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New recruit to speak at Tine Haworth Research Day

Submitted by dawn.smith on Mon, 04/03/2017 - 8:50am
Date: 
Mon, 04/03/2017 - 09:00

Researcher looks at role of intercellular communications in cardiac and vascular disease

Dawn Smith/Libin Institute

Vaibhav Patel, PhD, joined the Libin Cardiovascular Institute of Alberta in January 2017.

The basic research scientist and assistant professor in the department of physiology and pharmacology at the University of Calgary’s Cumming School of Medicine couldn’t be happier to be part of the culture of research that permeates the Libin Institute.

“I am really excited to work here at the Libin Institute because of the excellent team doing cardiovascular research here,” said Patel. “I see a great opportunity to collaborate with clinical and basic researchers here.”

Patel’s research interest is in the role of intercellular communications in cardiac and vascular disease.

Currently, he is studying the role of perivascular adipocyte-secreted exosomes in intercellular communications and modulation of renin-angiotensin system in vascular smooth muscle cells and endothelial cells and their impact on vascular disease.

Patel earned his PhD in pharmacology at M.S. University of Baroda, India in 2011.

Motivated by an interest in cardiovascular translational research, he worked as a postdoctoral fellow at the University of Alberta investigating the role of ACE2/Ang 1-7 in cardiovascular disease and looked at the potential of enhancing ACE2 as a therapy for diabetic cardiovascular complications. He also investigated the novel role of adverse cytoskeletal remodeling in the progression of heart failure.

When asked about his interest in diabetes, Patel said looking at the disease is important as it is already a global threat, with more than 400 million people currently affected globally. That number is expected to swell to more than 640 million sufferers by 2040.

Heart problems, including heart failure and coronary artery disease, are one of the leading causes of death for diabetic patients, according to Patel.

“[Diabetic vascular disease] is a huge problem, but much of the clinical management still relies on the pharmacological therapeutics that minimally affect vascular repair or regeneration,” said Patel.

Patel said he developed an interest in studying exosomes, small vesicles that contain genetic material and have a role in intercellular transport, as a possible therapy for patients.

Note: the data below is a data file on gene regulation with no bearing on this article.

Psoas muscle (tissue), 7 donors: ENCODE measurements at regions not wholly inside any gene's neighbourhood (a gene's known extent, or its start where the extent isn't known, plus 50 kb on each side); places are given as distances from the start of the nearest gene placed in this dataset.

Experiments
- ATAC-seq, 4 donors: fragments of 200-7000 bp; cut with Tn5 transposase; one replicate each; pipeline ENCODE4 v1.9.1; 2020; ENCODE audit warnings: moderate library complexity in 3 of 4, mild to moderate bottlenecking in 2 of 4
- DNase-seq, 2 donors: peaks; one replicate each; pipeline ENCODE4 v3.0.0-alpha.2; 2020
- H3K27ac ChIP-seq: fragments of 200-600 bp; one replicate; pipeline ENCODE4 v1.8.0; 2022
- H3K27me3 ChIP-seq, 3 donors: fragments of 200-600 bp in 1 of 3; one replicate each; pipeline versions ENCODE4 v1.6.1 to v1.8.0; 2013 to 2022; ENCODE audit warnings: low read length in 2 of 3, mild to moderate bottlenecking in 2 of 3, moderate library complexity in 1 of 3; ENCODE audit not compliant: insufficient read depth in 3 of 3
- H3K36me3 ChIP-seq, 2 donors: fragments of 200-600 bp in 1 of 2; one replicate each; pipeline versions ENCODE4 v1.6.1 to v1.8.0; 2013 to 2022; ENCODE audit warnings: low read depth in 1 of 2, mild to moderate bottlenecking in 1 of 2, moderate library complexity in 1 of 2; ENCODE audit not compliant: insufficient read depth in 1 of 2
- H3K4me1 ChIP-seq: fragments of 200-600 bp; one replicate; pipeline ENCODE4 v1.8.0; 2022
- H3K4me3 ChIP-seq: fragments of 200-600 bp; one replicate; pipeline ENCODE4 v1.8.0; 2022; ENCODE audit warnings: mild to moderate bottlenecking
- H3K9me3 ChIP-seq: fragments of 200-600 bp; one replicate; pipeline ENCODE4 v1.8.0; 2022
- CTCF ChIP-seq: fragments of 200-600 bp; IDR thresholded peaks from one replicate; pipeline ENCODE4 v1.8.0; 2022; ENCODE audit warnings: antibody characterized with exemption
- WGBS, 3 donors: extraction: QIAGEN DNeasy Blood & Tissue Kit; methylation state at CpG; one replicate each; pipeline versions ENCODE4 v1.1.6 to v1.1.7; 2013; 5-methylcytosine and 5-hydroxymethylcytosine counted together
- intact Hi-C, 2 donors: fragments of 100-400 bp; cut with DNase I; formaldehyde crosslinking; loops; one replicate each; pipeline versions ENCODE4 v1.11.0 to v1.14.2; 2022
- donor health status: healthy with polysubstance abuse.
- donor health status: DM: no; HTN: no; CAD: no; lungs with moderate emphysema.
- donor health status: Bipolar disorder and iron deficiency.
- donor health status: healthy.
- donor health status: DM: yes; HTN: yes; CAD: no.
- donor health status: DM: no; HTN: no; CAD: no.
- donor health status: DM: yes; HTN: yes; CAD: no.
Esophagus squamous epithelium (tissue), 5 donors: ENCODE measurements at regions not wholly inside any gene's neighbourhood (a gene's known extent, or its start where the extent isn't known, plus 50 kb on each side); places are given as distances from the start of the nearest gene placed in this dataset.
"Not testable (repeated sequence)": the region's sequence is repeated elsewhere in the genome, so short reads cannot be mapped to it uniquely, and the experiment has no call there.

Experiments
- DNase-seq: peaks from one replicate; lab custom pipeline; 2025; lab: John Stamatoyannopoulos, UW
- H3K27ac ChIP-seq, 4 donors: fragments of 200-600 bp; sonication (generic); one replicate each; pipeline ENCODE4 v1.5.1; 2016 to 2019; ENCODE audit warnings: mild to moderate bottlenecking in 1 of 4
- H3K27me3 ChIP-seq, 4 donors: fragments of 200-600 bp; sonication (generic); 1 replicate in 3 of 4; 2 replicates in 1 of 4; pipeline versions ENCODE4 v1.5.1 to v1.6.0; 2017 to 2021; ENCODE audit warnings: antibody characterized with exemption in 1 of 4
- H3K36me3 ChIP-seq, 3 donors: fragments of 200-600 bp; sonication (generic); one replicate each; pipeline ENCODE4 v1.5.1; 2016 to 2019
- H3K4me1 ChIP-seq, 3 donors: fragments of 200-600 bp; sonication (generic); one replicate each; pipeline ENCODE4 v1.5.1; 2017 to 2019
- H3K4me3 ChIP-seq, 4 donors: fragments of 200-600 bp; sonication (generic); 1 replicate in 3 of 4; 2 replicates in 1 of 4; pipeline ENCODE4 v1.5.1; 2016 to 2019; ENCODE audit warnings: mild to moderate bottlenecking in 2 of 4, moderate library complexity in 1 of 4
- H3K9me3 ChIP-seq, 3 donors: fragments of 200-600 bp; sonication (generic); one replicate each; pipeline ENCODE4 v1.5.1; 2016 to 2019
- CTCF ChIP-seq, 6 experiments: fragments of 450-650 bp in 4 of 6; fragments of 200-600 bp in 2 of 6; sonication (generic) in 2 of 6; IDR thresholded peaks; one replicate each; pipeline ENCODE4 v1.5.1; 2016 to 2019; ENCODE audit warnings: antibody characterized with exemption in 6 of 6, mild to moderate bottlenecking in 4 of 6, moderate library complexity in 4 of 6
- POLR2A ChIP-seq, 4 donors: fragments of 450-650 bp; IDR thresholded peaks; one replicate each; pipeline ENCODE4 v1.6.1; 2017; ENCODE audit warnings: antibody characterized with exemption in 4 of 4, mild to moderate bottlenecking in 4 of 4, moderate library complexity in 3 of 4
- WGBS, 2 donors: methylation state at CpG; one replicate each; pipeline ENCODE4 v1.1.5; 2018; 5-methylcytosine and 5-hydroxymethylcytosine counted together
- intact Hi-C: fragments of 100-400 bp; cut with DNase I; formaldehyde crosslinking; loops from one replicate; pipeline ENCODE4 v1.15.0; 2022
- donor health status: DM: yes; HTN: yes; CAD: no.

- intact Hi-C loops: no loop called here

Patel explained the idea is to engineer exosomes with a vascular reparative function and directly administer them into the blood stream of diabetic patients suffering with cardiovascular problems with the ultimate goal of tissue regeneration and repair.   

Patel describes his work as “a very ambitious and very long research plan,” explaining the first step is to identify the difference between the exosomes found in healthy individuals and those with heart conditions.

“My intention is to engineer the exosomes with the desired cargo,” he said, explaining when doing basic research, it is important to understand the translational aspect of the work.

Simply put, Patel always aims to keep in mind how his work will help patients.

“If you understand the translational aspect, you can move it over to clinical,” he said.

Patel has earned numerous awards for his work, including national doctoral fellowship, University of Alberta Department of Medicine translational research fellowship, Dr. Francis Witkowski publication award and Alberta Innovates – Health Solutions and Heart and Stroke Foundation postgraduate fellowships, and has published more than 35 peer-reviewed articles and two book chapters.

Patel will be speaking at the Libin Institute's Tine Haworth Cardiovascular Research Day on April 6. For more information, or to register for the event, visit http://www.libin.ucalgary.ca/home/2017-tine-haworth-cardiovascular-research-day

 

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